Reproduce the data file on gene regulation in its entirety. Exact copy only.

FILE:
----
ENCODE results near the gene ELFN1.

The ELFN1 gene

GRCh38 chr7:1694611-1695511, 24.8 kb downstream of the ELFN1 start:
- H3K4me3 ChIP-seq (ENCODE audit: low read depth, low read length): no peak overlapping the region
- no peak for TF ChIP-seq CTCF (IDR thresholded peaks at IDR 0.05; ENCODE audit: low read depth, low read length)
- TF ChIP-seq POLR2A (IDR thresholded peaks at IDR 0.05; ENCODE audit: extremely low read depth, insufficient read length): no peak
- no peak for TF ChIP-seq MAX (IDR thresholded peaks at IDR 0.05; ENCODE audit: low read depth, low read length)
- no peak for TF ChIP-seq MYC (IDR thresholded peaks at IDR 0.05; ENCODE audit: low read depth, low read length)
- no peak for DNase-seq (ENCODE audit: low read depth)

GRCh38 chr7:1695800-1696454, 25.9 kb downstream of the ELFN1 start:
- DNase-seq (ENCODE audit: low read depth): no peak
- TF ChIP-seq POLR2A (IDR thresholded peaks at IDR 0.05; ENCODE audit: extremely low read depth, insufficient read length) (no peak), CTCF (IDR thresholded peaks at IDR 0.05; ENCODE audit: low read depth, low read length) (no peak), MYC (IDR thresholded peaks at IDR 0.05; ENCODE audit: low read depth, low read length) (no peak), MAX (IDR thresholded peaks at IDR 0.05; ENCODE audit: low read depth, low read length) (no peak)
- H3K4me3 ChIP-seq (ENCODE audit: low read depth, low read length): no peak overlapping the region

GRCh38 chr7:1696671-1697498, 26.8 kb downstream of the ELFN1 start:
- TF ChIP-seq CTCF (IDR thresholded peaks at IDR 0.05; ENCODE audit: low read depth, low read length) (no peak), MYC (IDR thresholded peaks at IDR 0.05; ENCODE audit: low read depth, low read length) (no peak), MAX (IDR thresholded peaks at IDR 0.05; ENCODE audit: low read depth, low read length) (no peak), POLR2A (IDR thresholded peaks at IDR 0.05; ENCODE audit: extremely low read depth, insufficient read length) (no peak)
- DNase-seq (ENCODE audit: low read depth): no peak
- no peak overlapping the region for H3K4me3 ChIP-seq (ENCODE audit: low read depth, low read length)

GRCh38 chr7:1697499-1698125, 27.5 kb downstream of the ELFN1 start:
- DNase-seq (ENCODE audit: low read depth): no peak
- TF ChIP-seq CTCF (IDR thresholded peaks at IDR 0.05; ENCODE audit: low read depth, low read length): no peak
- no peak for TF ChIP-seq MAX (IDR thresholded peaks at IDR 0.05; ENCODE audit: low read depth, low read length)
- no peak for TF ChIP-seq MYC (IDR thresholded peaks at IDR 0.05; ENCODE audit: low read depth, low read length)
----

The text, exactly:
ENCODE results near the gene ELFN1.

The ELFN1 gene

GRCh38 chr7:1694611-1695511, 24.8 kb downstream of the ELFN1 start:
- H3K4me3 ChIP-seq (ENCODE audit: low read depth, low read length): no peak overlapping the region
- no peak for TF ChIP-seq CTCF (IDR thresholded peaks at IDR 0.05; ENCODE audit: low read depth, low read length)
- TF ChIP-seq POLR2A (IDR thresholded peaks at IDR 0.05; ENCODE audit: extremely low read depth, insufficient read length): no peak
- no peak for TF ChIP-seq MAX (IDR thresholded peaks at IDR 0.05; ENCODE audit: low read depth, low read length)
- no peak for TF ChIP-seq MYC (IDR thresholded peaks at IDR 0.05; ENCODE audit: low read depth, low read length)
- no peak for DNase-seq (ENCODE audit: low read depth)

GRCh38 chr7:1695800-1696454, 25.9 kb downstream of the ELFN1 start:
- DNase-seq (ENCODE audit: low read depth): no peak
- TF ChIP-seq POLR2A (IDR thresholded peaks at IDR 0.05; ENCODE audit: extremely low read depth, insufficient read length) (no peak), CTCF (IDR thresholded peaks at IDR 0.05; ENCODE audit: low read depth, low read length) (no peak), MYC (IDR thresholded peaks at IDR 0.05; ENCODE audit: low read depth, low read length) (no peak), MAX (IDR thresholded peaks at IDR 0.05; ENCODE audit: low read depth, low read length) (no peak)
- H3K4me3 ChIP-seq (ENCODE audit: low read depth, low read length): no peak overlapping the region

GRCh38 chr7:1696671-1697498, 26.8 kb downstream of the ELFN1 start:
- TF ChIP-seq CTCF (IDR thresholded peaks at IDR 0.05; ENCODE audit: low read depth, low read length) (no peak), MYC (IDR thresholded peaks at IDR 0.05; ENCODE audit: low read depth, low read length) (no peak), MAX (IDR thresholded peaks at IDR 0.05; ENCODE audit: low read depth, low read length) (no peak), POLR2A (IDR thresholded peaks at IDR 0.05; ENCODE audit: extremely low read depth, insufficient read length) (no peak)
- DNase-seq (ENCODE audit: low read depth): no peak
- no peak overlapping the region for H3K4me3 ChIP-seq (ENCODE audit: low read depth, low read length)

GRCh38 chr7:1697499-1698125, 27.5 kb downstream of the ELFN1 start:
- DNase-seq (ENCODE audit: low read depth): no peak
- TF ChIP-seq CTCF (IDR thresholded peaks at IDR 0.05; ENCODE audit: low read depth, low read length): no peak
- no peak for TF ChIP-seq MAX (IDR thresholded peaks at IDR 0.05; ENCODE audit: low read depth, low read length)
- no peak for TF ChIP-seq MYC (IDR thresholded peaks at IDR 0.05; ENCODE audit: low read depth, low read length)